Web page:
My Dear Newbolt,
Two schoolfellows, who had sat together in the Sixth at Clifton,
met at Paddington some twenty years later and travelled down to
enter their two sons at one school. On their way, while the boys
shyly became acquainted, the fathers discussed the project of this
story; a small matter in comparison with the real business of that
day--but that it happened so gives me the opportunity of dedicating
Fort Amity to you, its editor in The Monthly Review, as a
reminder to outlast the short life granted in these days to novels.
Yet if either of our sons shall turn its pages some years hence,
though but to remind himself of his first journey to school, I hope
he will not lay it down too contemptuously. The tale has, for its
own purposes, so seriously confused the geography of Fort Amitie,
that he may search the map and end by doubting if any such fortress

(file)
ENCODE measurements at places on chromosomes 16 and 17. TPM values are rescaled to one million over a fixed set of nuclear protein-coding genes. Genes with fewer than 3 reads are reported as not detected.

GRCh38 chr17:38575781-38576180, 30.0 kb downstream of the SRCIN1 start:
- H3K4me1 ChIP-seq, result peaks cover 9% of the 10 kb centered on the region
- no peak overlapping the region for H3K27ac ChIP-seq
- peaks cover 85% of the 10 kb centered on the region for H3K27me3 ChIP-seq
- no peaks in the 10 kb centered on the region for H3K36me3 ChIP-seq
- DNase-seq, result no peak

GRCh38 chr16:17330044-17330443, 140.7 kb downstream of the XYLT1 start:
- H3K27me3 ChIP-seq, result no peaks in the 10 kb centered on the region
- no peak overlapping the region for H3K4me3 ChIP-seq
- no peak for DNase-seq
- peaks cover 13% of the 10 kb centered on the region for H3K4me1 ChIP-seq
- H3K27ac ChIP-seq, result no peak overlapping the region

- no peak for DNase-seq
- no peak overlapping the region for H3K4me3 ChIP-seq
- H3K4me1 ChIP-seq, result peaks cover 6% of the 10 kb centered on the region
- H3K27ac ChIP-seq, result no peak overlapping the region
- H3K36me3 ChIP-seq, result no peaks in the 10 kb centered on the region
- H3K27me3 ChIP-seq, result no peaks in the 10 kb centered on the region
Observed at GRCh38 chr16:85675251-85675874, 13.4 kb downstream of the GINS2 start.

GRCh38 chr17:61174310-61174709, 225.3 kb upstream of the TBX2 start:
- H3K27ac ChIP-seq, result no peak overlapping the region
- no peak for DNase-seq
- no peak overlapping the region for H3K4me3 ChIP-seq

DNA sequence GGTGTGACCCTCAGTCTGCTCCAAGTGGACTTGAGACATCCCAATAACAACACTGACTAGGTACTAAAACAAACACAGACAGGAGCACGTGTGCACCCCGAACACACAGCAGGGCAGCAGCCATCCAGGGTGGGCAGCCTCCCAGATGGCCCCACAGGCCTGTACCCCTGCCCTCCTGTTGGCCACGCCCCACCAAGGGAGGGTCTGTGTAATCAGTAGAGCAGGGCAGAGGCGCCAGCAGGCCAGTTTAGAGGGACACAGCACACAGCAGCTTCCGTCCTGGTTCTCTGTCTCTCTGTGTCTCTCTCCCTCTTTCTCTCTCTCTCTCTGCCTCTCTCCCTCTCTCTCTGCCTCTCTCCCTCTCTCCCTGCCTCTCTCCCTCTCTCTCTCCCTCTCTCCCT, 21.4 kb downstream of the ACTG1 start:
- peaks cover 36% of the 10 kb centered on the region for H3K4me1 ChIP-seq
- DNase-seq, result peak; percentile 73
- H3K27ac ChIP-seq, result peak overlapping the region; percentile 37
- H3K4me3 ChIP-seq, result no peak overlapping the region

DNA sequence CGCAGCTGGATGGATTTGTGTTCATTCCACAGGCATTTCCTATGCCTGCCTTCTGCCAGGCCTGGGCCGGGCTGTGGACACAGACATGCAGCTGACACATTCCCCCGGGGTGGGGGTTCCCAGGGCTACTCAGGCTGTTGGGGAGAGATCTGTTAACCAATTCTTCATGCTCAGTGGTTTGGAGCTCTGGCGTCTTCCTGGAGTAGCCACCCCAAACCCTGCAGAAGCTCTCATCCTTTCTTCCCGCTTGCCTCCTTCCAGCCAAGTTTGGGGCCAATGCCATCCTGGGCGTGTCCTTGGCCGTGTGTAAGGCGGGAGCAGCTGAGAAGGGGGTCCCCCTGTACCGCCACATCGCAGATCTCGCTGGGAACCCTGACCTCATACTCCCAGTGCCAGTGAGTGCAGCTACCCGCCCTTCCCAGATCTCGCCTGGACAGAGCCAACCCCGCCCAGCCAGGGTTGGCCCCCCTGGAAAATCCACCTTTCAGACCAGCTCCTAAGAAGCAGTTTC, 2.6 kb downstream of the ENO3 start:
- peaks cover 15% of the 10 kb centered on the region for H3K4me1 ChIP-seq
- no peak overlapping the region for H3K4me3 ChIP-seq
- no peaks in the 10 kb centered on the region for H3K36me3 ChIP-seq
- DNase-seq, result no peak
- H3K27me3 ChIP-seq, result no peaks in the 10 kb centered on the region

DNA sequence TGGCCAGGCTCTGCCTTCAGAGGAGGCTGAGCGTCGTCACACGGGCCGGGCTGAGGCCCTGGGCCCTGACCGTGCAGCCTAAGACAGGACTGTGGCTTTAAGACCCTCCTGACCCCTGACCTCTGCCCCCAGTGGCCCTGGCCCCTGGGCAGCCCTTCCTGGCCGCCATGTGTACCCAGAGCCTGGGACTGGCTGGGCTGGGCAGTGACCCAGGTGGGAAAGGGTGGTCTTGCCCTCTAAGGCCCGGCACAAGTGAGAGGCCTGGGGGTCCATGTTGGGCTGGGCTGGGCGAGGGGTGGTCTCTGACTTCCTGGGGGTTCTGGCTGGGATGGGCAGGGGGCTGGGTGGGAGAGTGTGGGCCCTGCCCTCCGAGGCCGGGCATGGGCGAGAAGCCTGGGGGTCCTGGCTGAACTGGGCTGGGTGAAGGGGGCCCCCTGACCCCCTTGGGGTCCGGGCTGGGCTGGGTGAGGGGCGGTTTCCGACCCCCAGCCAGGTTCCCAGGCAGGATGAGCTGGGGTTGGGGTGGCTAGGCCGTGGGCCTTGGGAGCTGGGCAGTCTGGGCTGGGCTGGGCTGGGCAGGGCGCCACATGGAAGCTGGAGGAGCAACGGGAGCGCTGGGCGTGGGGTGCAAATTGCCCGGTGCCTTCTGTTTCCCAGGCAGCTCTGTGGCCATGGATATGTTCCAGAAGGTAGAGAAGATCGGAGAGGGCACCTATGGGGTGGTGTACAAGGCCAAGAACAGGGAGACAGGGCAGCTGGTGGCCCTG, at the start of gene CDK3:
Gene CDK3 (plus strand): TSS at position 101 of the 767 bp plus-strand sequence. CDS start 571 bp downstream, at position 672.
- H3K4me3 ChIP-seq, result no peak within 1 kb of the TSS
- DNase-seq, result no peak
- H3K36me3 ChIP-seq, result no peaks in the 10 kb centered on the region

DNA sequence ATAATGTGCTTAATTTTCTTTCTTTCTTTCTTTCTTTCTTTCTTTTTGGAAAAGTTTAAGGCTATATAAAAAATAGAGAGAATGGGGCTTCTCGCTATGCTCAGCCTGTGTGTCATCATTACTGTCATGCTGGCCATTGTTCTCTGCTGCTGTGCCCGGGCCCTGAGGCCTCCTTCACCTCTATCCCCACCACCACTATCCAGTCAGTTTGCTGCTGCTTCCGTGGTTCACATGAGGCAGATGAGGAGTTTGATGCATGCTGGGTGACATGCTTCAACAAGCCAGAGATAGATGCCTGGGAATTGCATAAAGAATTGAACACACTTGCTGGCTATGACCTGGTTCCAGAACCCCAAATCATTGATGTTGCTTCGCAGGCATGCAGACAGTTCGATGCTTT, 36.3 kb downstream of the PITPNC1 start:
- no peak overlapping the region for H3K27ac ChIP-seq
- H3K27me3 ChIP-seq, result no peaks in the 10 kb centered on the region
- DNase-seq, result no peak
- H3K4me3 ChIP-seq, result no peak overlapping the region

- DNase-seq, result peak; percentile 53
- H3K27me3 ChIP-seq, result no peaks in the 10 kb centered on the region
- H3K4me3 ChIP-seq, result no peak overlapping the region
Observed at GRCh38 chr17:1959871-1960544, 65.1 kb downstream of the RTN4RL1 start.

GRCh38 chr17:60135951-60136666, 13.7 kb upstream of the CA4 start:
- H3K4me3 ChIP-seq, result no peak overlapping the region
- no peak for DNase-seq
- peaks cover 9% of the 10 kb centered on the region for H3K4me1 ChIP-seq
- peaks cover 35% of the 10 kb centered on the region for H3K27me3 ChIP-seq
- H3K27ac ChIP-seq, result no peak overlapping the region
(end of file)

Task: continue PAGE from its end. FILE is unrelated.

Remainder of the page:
ever existed and stood a siege: but I trust it will leave him in no
doubt of what his elders understood by honour and friendship.
Of these two themes, at any rate, I have composed it, and dedicate it
to a poet who has sung nobly of both. "Like to the generations of
leaves are those of men"--but while we last, let these deciduous
pages commemorate the day when we two went back to school four
strong. May they also contain nothing unworthy to survive us in our
A. T. QUILLER-COUCH.
April 20th, 1904.
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